In the matter Rajesh Joshi & Gautam Malhotra v ED. Joshi was charged because he was connected to AAP communications chief Vijay Nair and took part in the transfer of advance kickbacks worth roughly $30 crores that were obtained from the “South lobby” to Nair. He was also accused of channelling kickbacks through expenses incurred by the AAP during its Goa electoral campaign. They further contended that Malhotra had been accused of organising a cartel by operating in the city’s spirits industry at the manufacturing, wholesale, and retail levels. Malhotra paid a bribe worth roughly 2.5 crores, according to the ED.
Analysis of Judgement
In the money laundering case filed by the Enforcement Directorate (ED) in connection with the alleged Delhi excise policy scam, the single bench of district court justice MK Nagpal argued that there is not enough evidence available against Joshi and Malhotra and came to the conclusion that it is not enough to keep them in custody granted bail to Rajesh Joshi and Gautam Malhotra.
They said that Joshi and Malhotra should be freed since the evidence against them could not possibly be considered to be sufficiently incriminating to warrant their arrest and continuous detention in accordance with Section 45 of the Prevention of Money Laundering Act (PMLA) or the rejection of bail. The court ruled that there is no independent evidence to support the claim that he was involved in the transmission of kickbacks.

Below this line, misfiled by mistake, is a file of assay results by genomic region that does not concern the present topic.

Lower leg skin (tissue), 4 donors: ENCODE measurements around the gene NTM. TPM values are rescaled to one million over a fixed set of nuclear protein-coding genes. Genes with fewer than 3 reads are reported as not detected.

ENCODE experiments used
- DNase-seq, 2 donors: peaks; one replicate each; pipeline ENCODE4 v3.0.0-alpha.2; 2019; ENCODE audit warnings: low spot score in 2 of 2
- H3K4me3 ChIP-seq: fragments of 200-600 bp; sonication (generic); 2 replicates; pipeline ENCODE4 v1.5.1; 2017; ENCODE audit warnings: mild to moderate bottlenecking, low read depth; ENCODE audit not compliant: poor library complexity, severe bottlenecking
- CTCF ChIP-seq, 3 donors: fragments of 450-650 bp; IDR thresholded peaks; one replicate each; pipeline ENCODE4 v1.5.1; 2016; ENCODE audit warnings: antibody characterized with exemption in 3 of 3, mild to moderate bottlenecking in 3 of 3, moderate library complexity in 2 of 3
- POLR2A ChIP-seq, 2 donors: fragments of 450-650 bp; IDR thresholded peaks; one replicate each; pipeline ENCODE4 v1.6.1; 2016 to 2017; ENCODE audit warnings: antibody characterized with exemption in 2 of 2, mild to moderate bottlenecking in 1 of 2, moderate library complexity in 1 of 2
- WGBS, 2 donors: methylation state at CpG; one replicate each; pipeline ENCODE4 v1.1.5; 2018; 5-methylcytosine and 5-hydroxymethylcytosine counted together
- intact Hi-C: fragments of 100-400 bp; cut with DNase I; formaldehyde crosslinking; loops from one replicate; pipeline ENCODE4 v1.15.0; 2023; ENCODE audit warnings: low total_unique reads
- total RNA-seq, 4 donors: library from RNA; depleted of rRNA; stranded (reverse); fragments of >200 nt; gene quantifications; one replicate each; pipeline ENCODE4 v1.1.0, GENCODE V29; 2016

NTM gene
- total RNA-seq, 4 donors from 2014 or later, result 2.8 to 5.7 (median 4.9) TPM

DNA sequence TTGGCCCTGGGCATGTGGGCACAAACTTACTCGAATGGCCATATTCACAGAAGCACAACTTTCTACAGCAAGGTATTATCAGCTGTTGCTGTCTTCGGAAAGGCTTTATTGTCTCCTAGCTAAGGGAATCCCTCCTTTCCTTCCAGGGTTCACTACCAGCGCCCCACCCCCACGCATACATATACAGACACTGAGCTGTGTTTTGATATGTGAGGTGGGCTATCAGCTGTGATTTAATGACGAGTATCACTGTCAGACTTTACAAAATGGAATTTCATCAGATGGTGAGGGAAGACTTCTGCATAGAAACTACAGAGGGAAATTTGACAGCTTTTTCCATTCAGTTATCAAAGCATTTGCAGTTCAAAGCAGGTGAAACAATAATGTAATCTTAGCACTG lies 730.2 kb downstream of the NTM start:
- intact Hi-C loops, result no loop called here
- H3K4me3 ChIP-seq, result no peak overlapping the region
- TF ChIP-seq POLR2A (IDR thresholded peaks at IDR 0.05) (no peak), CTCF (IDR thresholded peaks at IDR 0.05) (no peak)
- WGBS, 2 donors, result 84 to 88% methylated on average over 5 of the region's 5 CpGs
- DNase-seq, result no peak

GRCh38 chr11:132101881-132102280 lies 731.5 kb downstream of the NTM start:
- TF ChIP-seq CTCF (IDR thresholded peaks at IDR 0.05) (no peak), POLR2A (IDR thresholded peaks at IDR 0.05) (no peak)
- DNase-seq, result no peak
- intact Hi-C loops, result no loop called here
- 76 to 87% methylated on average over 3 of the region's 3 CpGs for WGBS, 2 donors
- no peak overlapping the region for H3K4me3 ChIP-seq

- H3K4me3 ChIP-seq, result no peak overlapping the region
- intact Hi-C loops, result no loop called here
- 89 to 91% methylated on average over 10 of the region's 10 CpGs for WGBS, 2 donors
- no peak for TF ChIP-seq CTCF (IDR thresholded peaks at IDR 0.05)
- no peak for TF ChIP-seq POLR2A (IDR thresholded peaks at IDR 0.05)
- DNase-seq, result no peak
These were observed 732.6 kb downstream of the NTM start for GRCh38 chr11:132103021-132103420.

The bench claims that neither any statement made by any hawala operator alleged to have been involved in these transactions nor any record obtained from one of these operators in relation to the transmission of the aforementioned sum has been shown to the court. Additionally, the applicant has acknowledged that he has not made any depositions that are damning in his statements that were recorded by ED officers in accordance with PMLA Section 50. It further stated that there is no evidence linking the money Joshi’s company received to the kickbacks. It is clear that the alleged kickback sum was sent through this applicant and is very large, in contrast to the modest payments of a few lacs that he is said to have made for jobs relating to the election.
The judge stated that although Malhotra may have created the cartel in defiance of excise policy guidelines, it appears to be a purely commercial cartel to promote the sale of his alcoholic beverage companies. Furthermore, it is the prosecution’s accepted case that the applicant had no involvement at all in the creation of the aforementioned excise policy and was not even a member of the South lobby that received advance kickbacks of Rs. 100 crores. Again, he is not claimed to have given any such advance kickbacks to Vijay Nair, the other AAP MPs, or any public officials before or in conjunction with the creation of the aforementioned policy. The court did not discover any evidence to support the claim that Malhotra’s retail stores received excess credit notes totalling 48.9 lakhs. A bond was ultimately granted after it was determined that neither of the two accused could be regarded as a flight risk and that there aren’t any plausible chances of the evidence being destroyed or the witnesses being influenced.